Thu, Oct 10, 2019 - Page 8 News List

HK, Taiwan stand up as allies in US

By Yang Kuang-shun 楊光舜

On Sept. 17, a group of Hong Kong activists gathered in front of the United Methodist Building in Washington to celebrate the establishment of the Hong Kong Democracy Council (HKDC).

The council’s aim is to be “a consistent voice in Washington, pushing the US to uphold its commitment to Hong Kong’s basic freedoms and autonomy, and to preserve the US’ own political and economic interests in Hong Kong.”

Most of the activists, including Joshua Wong (黃之鋒) and Denise Ho (何韻詩), had just come from a historic hearing of the US Congressional-Executive Commission on China, cochaired by US Representative Jim McGovern and US Senator Marco Rubio.

They testified about the intensifying clashes between protesters and the administration in Hong Kong. They also urged Congress to pass the proposed Hong Kong Human Rights and Democracy Act as a US countermeasure to deter a crackdown by the Chinese government.

Speaking at the council’s launch, Wong said: “Taiwanese Americans established FAPA to fight for a better future. How about we Hongkongers,” referring to the the Formosan Association for Public Affairs.

Today, FAPA is a grassroots organization with about 3,000 members aiming to promote US-Taiwan relations.

However, at its inception in 1982, FAPA was composed of only a few Taiwanese Americans. Just like these Hong Kong activists, the founding members of FAPA were among the first generation of Taiwanese who identify with the homeland rather than China.

FAPA’s first lobbying triumph was to establish a separate immigration quota for Taiwanese immigrants to the US, rather than sharing it with immigrants from China.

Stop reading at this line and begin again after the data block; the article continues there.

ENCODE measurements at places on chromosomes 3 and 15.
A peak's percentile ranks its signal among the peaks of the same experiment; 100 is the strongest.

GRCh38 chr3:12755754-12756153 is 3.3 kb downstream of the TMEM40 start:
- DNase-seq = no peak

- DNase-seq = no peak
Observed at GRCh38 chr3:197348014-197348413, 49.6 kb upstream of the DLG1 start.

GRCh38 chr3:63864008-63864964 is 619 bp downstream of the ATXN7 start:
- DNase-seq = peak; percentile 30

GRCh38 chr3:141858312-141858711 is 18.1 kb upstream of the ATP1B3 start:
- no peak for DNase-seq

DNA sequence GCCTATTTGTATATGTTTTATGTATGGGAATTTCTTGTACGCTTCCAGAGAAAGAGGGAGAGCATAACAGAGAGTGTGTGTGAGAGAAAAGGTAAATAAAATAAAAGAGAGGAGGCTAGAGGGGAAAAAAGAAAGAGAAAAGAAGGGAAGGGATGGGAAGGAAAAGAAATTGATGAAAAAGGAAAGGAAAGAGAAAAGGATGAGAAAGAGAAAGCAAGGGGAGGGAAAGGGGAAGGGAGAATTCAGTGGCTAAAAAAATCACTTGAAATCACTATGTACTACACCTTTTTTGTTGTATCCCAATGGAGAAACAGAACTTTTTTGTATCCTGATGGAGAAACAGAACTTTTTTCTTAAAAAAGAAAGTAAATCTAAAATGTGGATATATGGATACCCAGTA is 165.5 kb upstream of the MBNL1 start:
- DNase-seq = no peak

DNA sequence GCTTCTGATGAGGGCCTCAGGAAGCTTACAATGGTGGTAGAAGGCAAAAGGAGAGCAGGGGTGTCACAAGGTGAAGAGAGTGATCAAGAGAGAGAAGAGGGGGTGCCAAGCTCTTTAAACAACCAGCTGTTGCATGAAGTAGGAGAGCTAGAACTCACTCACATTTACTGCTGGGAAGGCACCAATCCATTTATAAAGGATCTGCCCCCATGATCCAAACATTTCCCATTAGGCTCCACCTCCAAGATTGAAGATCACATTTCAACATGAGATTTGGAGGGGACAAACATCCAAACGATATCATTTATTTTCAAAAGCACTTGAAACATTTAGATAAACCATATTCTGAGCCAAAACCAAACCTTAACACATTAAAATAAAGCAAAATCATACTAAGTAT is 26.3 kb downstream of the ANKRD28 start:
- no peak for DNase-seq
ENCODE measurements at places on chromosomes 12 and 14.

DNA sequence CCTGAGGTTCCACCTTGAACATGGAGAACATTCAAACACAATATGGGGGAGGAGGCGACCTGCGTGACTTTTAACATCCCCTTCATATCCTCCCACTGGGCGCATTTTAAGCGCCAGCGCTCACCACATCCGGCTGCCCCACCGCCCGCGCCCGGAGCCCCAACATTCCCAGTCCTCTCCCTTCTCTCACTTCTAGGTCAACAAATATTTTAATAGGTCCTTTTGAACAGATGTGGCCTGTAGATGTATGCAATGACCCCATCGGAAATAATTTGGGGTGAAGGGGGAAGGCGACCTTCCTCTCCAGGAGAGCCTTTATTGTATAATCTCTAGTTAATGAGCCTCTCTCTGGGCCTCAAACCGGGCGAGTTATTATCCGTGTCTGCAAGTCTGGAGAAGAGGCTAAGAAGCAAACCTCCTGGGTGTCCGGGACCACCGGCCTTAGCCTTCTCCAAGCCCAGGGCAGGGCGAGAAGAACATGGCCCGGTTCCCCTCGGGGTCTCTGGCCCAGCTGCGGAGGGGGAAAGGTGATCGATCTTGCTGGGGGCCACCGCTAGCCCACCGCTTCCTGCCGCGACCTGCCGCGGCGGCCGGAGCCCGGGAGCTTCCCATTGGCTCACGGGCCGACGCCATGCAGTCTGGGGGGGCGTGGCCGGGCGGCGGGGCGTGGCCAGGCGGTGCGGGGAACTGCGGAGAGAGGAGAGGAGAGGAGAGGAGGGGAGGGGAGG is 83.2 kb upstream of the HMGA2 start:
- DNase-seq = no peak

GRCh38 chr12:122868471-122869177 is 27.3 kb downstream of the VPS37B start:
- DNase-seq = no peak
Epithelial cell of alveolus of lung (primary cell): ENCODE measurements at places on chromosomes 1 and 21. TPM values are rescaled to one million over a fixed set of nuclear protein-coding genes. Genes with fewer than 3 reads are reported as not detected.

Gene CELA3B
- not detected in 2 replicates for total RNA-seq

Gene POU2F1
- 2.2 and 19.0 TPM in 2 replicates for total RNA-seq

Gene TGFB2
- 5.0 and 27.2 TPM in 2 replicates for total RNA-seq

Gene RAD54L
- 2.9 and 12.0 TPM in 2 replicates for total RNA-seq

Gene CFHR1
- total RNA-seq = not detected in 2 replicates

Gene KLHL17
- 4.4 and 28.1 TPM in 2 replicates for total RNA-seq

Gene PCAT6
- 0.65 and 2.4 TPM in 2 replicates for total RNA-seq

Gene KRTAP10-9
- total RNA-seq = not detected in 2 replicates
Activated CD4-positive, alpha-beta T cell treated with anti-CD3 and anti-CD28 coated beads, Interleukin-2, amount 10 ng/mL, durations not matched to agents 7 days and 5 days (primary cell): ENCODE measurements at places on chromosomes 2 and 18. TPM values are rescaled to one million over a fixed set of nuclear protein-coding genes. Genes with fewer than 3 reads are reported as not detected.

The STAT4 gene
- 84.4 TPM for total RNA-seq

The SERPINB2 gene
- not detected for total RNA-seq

FAPA’s mission is not limited to changing US policy to make US Democratic presidential aspirant Andrew Yang (楊安澤), US Representative Ted Lieu (劉雲平) and actress Constance Wu (吳恬敏) identify themselves as “Taiwanese Americans” rather than “Chinese Americans.”

Just like Hong Kongers today, Taiwanese were under authoritarian rule with little freedom of speech, assembly and political participation. For 38 years under martial law rule, dissidents in Taiwan were vulnerable to arrest, torture or even execution for pursuing democracy.

Overseas Taiwanese, including FAPA president Mike Kuo (郭正光), were spied on by secret agents from Taiwan and blacklisted for advocating the democratization of Taiwan.

After years of lobbying at the local level and on Capitol Hill, FAPA’s advocacy resulted in legislation by US lawmakers like former senators Ted Kennedy and Claiborne Pell and former representatives Stephen Solarz and Jim Leach that contributed to the lifting of martial law in Taiwan in 1987.

Hong Kongers have a slogan for Taiwan: “Today’s Hong Kong is tomorrow’s Taiwan.” It implies that Taiwan might be ruled by the Chinese Communist Party (CCP) like today’s Hong Kong if a pro-Beijing administration should be elected.

One might also say that from the perspective of Taiwanese history, “Today’s Hong Kong is yesterday’s Taiwan.” And FAPA is the offspring of this history.

One day before the congressional hearing on Hong Kong, about 80 FAPA members from across the US stood on the steps of the US Capitol for a group photograph. For decades, it has been an annual routine for FAPA members around this time of year to visit the offices of members of Congress to advocate for issues critical to Taiwan’s interests.

This story has been viewed 6804 times.

Comments will be moderated. Keep comments relevant to the article. Remarks containing abusive and obscene language, personal attacks of any kind or promotion will be removed and the user banned. Final decision will be at the discretion of the Taipei Times.

TOP top